Walk Far: Monument
"If you want to walk fast, walk alone.
If you want to walk far,
walk with others."
- African Proverb
Throughout my life I have been privileged to visit amazing monuments around the world. I’ve walked the grounds of the Taj Mahal, admired the shining walls of the Golden Temple, gazed down into the arena of the Roman Colosseum, felt the wind atop the Eiffel Tower, marveled at the Sistine Chapel and encountered the quiet dignity of Mount Rushmore. You may have visited such monuments yourself, or perhaps you’ve read about them, admired photos or have seen them in movies. But when you stand before them and see them close up, they awe and inspire.
We each try to build our own monuments: families, homes, rituals, projects that bear our names or plaques that document our contributions. It’s human. We want to leave a mark, something to say we have been here, so that people will remember us.
I have my own monuments: some children in Kenya have been named after me, I have planted trees in communities around the world and a few buildings bear my family name.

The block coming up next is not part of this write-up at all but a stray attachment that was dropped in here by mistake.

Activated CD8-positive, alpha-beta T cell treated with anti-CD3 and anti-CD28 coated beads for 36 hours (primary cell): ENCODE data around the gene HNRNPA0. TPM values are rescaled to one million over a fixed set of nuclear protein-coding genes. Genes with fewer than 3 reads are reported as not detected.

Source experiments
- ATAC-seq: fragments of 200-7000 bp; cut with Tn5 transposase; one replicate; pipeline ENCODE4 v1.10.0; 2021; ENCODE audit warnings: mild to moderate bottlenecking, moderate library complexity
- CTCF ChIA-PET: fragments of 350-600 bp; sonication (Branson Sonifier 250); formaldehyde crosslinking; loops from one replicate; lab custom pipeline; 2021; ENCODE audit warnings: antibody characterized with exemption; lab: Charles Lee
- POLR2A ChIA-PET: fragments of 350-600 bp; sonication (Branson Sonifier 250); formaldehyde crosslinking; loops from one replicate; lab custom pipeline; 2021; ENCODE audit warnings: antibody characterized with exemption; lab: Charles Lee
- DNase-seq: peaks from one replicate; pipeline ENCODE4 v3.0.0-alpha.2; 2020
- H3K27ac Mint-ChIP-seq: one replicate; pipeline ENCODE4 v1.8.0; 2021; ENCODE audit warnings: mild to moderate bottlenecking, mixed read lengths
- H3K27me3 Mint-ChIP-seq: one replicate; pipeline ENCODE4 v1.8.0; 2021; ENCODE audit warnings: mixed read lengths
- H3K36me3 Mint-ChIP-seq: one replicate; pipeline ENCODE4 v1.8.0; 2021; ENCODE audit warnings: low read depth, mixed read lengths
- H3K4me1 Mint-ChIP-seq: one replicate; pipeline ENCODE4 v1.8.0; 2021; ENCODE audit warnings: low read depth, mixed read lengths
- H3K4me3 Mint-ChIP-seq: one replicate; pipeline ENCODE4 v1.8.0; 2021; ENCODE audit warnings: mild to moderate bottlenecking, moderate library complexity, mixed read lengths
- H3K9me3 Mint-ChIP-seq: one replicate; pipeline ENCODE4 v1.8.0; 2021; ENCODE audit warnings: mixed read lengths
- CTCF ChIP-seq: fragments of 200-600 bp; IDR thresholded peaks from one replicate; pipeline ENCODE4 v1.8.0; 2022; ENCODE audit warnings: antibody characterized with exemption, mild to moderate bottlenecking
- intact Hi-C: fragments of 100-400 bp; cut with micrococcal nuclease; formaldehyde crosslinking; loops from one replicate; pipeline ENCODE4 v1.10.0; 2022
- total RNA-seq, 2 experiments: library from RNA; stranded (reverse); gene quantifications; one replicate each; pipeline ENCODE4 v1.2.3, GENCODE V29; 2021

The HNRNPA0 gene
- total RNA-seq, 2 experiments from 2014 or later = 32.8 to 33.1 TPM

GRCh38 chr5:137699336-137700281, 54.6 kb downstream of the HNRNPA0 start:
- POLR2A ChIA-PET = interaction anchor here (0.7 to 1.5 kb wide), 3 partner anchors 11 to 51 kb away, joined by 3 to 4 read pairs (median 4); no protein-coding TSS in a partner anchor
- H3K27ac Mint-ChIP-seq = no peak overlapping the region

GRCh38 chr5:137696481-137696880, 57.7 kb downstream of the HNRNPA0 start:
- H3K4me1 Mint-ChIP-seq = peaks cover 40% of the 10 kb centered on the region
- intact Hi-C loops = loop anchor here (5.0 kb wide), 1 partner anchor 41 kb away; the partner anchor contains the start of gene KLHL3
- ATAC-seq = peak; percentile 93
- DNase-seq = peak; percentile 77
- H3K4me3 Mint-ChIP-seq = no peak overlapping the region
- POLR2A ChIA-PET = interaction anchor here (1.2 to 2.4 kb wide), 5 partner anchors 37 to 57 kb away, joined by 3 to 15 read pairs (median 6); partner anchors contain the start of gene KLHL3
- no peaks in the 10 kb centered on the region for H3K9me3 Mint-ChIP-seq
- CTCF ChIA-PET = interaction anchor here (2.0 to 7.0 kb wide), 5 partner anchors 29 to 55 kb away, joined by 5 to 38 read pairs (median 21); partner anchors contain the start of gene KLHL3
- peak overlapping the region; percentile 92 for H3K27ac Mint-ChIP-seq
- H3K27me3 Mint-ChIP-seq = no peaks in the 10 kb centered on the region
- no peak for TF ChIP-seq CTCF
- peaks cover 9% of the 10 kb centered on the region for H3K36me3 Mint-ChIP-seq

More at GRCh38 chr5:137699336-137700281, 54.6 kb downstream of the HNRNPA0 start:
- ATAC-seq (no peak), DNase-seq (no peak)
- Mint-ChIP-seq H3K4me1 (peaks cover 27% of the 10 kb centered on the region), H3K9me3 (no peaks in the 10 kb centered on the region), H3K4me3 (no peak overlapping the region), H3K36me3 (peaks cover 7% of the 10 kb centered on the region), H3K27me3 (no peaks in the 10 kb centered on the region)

Still, none of those things guarantee that I will be remembered. I once lived in a small apartment in Kenya with a plaque on the front door that was inscribed with the name “Evelyn Gardner.” I asked about her, but no one seemed to know who she was.
In the words of William Faulkner, “A monument only says At least I got this far while a footprint says This is where I was when I moved again.”
I often think about the places I have walked, those I have walked alongside and those who have walked with me. We are supposed to leave a mark. The world should be a different place because you and I were here. We need to pay attention to where we are standing now, so that when we move, the right kind of mark is left behind. I pray that what remains will be truly lasting for the Kingdom.
APRIL FOSTER is director of Others - Trade for Hope. In this series she shares lessons learned from her 29 years in overseas ministry.